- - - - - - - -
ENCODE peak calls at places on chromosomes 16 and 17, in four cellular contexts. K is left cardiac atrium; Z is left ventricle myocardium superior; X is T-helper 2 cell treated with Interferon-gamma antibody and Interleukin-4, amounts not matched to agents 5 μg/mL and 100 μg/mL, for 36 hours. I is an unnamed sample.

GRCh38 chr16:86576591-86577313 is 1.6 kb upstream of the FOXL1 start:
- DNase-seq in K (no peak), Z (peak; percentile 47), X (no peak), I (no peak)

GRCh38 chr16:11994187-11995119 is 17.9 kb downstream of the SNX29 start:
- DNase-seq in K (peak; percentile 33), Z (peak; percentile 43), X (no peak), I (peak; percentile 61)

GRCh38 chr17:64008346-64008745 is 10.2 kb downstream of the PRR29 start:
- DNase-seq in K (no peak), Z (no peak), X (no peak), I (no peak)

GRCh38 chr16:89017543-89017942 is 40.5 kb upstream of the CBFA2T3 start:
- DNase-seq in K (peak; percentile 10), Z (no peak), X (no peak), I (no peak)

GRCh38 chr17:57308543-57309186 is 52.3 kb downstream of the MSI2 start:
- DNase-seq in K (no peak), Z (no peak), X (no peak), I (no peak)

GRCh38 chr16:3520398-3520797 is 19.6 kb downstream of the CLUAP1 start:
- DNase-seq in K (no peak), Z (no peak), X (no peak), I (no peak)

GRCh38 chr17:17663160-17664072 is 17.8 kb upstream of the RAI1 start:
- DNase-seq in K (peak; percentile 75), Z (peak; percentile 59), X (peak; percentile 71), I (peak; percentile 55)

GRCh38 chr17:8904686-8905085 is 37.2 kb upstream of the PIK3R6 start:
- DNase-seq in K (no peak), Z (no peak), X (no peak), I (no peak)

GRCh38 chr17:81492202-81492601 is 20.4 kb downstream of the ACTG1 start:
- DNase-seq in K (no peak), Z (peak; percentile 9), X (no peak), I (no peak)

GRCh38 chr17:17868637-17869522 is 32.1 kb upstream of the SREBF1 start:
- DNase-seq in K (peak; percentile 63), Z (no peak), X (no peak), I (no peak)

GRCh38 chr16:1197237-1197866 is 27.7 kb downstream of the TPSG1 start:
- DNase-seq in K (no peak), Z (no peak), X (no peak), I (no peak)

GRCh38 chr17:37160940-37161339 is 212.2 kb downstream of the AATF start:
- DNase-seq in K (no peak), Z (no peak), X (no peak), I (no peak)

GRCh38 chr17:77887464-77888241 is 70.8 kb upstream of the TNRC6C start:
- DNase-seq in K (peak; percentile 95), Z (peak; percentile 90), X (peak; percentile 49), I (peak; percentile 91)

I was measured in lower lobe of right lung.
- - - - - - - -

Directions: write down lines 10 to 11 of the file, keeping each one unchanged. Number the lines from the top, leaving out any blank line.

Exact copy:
GRCh38 chr17:57308543-57309186 is 52.3 kb downstream of the MSI2 start:
- DNase-seq in K (no peak), Z (no peak), X (no peak), I (no peak)